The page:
It doesn't have to be like this
Jim Read wants a drug-free mental health service
Openmind 127, May-June 2004
Psychiatric drugs come in for a lot of justified criticism - for not helping, for having horrible and sometimes dangerous effects, and for creating dependence and difficulty in withdrawal. Their critics call for more regulation, better prescribing practice and more access to alternatives, such as talking treatments.
Meanwhile, there has been a massive increase in the number of children being medicated, and prescriptions of antidepressants go up every year. Psychiatric drugs are the dominant treatment, and their position is reinforced as new diagnoses are invented and we are threatened with new powers to enforce compliance.
It doesn't have to be like this. There is plenty of evidence that the overall impact of psychiatric drugs has been negative. If we want a mental health service that is safer, more effective and evidence based - to use some current Department of Health buzzwords - there is a good case for getting rid of them.
There are some basic problems with psychiatric drugs. For a start, they don't cure anything. Furthermore, they induce passivity. Dealing with your life crisis becomes a matter of waiting for them to take effect, rather than engaging your mind and enlisting the support of other people in a quest to find solutions. Quite often, they don't even take away distressing symptoms, in which case the patient is labelled 'treatment resistant' and there is rarely a plan B.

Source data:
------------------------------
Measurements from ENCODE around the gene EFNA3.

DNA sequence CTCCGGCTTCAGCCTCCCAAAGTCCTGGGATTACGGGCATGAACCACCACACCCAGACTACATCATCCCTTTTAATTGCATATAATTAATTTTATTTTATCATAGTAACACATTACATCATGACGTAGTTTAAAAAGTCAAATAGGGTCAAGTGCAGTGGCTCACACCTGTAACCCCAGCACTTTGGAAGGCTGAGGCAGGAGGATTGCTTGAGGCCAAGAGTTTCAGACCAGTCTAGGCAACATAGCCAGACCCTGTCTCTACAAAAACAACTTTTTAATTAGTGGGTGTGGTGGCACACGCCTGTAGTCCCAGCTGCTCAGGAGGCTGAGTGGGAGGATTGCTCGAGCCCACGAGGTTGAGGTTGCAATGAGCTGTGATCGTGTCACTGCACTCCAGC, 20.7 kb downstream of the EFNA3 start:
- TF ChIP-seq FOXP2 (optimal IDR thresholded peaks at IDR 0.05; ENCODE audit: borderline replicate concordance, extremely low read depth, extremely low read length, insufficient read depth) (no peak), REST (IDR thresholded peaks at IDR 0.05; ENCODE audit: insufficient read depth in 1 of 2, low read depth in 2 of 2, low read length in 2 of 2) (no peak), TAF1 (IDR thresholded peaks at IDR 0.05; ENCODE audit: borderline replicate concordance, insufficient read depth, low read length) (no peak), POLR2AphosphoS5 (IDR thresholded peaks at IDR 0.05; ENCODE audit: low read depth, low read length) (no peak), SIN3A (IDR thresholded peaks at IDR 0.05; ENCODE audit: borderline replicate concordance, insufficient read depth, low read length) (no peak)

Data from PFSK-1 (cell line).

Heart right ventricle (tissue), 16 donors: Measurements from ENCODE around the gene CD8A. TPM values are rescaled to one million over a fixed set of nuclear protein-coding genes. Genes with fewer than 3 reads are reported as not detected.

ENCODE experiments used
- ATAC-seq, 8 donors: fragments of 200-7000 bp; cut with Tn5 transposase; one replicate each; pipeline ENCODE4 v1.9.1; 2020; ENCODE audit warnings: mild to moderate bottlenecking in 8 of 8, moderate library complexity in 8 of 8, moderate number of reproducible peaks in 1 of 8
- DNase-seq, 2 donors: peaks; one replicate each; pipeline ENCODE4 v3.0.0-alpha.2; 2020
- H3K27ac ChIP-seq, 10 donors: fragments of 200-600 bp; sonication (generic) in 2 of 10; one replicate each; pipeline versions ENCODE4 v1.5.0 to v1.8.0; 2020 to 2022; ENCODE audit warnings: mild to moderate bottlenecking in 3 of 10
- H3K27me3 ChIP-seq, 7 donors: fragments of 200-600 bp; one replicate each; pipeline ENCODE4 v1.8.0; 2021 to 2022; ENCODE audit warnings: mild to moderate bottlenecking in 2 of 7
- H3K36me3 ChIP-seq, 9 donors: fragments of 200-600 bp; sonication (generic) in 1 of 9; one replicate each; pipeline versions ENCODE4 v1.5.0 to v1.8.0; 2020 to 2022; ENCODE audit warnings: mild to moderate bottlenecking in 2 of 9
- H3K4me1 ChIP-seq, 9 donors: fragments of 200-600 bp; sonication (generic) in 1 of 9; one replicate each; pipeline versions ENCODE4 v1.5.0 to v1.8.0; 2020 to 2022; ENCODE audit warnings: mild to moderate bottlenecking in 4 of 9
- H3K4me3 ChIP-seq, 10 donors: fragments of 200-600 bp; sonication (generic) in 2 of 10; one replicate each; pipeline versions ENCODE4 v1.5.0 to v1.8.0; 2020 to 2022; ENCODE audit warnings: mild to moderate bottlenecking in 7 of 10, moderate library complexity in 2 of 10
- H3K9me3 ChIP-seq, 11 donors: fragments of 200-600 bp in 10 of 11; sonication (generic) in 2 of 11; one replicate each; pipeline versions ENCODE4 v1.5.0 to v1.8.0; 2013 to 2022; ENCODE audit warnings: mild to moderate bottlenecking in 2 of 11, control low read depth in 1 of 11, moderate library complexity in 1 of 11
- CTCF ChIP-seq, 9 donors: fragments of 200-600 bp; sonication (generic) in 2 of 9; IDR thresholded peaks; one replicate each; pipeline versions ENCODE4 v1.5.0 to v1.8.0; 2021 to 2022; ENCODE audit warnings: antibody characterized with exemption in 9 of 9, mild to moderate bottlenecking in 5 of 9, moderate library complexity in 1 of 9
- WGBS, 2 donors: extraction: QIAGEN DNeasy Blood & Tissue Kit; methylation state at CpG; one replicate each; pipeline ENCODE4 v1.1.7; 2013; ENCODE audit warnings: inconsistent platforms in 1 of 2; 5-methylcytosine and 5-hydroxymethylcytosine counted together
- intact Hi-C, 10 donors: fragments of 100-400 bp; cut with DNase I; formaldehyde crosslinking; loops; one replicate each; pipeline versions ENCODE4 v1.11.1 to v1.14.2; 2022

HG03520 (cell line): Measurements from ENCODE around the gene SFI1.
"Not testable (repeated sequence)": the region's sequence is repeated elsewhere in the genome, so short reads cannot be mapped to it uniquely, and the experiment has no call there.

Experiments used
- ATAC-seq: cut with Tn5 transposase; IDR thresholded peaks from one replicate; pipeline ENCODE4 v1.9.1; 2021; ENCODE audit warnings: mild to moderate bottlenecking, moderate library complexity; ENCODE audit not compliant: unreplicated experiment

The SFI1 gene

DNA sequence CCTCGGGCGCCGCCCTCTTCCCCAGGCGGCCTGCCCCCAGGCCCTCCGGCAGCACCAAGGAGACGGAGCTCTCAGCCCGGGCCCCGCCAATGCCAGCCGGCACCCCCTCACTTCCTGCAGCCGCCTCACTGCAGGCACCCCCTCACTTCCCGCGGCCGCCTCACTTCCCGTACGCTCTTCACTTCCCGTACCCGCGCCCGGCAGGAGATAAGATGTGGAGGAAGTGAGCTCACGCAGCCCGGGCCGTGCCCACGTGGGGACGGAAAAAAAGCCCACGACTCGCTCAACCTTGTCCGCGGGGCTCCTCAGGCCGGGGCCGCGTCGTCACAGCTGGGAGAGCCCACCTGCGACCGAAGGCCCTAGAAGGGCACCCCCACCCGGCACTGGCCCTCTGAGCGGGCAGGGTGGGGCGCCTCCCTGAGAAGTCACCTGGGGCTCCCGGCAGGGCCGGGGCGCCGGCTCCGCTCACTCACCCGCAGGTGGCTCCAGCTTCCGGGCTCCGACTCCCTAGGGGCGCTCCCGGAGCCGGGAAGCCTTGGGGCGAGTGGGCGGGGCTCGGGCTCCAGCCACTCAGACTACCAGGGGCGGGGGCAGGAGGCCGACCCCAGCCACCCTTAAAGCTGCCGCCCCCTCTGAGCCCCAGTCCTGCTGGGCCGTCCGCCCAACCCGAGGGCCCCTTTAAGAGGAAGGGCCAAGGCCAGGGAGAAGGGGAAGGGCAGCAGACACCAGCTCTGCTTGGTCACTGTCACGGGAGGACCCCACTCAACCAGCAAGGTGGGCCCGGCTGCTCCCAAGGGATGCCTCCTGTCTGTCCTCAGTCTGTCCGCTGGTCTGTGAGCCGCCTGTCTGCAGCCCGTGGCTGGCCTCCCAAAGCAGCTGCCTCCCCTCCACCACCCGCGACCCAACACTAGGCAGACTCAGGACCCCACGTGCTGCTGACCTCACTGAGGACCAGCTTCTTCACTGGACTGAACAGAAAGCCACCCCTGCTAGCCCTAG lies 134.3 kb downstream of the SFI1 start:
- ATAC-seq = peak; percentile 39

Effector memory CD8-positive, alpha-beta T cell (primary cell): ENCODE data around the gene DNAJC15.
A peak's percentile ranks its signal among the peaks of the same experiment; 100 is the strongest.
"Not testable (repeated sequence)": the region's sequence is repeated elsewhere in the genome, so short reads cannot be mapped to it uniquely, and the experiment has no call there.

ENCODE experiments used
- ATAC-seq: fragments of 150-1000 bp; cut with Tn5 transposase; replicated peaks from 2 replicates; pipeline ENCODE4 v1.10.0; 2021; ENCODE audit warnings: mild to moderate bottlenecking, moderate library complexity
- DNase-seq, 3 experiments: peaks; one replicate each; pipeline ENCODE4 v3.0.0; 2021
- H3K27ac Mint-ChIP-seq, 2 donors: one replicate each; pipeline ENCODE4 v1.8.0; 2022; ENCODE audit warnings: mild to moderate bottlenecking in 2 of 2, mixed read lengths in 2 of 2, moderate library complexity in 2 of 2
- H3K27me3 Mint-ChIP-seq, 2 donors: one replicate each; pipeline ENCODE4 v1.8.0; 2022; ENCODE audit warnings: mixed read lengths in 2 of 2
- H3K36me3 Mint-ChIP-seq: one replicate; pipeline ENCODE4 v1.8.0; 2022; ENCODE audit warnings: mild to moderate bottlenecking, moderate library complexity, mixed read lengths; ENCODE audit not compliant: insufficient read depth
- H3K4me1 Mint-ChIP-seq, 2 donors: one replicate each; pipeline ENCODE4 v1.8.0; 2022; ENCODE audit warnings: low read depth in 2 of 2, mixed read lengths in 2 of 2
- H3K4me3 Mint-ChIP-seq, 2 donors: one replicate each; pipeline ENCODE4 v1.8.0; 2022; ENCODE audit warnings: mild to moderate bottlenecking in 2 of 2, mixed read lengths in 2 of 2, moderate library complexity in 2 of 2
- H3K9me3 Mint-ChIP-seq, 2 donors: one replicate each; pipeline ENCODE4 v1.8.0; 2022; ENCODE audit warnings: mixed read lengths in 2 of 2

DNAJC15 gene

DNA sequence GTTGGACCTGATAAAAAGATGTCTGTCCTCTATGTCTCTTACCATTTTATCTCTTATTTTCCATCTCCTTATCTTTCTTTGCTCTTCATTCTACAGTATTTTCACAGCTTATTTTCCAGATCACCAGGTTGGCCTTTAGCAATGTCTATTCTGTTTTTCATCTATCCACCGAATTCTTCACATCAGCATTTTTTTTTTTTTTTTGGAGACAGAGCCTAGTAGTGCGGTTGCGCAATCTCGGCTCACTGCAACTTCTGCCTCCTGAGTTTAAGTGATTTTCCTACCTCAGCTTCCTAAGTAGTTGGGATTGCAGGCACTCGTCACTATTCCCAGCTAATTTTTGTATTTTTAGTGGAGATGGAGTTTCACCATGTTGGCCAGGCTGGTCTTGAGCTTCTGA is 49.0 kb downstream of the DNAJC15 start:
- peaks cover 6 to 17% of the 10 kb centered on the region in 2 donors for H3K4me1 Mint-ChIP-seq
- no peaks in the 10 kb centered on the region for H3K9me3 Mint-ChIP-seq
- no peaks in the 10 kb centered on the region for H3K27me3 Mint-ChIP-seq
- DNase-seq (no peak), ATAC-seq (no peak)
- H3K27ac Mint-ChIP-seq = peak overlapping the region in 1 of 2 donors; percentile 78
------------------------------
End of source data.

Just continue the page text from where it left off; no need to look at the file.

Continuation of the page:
A review of 50 years of research into neuroleptics (the drugs used on people diagnosed with 'schizophrenia' ) concluded that the practice of maintaining people on these drugs does more harm than good. Contrary to popular myth, long-term use actually increases the likelihood of relapse.
In contrast, psychological (or talking) treatments can enhance people's capacity to take charge of their minds and their lives. And there is plenty of evidence to show that they work, that they are more popular with recipients than drugs, and are far less likely to be rated as harmful.
But the range of safe and effective alternatives to medication goes way beyond the use of talking treatments. It embraces 'all the resources that life offers us' . We have a literature of inspiring accounts by people who have found ways, beyond the psychiatric system, of creating great lives from the most unpromising circumstances . And we should never undervalue the role of community projects that support people to maximise their income, mix with others, find meaningful occupation and somewhere safe and secure to live.
Within the constraints of the current mental health system, there are people who obtain symptom relief from psychiatric drugs and haven't found anything better. It would be wrong to take their drugs away. Instead, I propose a 15-year programme for creating a new mental health service that is drug free for all people having their first mental health crisis. The stark alternative is for current trends to continue, so that we find ourselves living in a society that can only function if millions are drugged.
Not convinced? Think about this. How would the government's plans for compulsory treatment in the community look if we got rid of psychiatric drugs?
1. R. Whitaker (2004) 'The case against antipsychotic drugs: A 50-year record of doing more harm than good', Medical Hypotheses, 62(1). (Available at www.sciencedirect.com)
2. P. Breggin and D. Cohen (1999) Your Drug May Be Your Problem, Perseus Books.
3. See for example, P. Barker, P. Campbell and B. Davidson (eds) (1999) From the Ashes of Experience: Reflections on Madness, Survival and Growth, Whurr Publishers; and Mental Health Foundation (2001) Something Inside So Strong: Strategies for Surviving Mental Distress.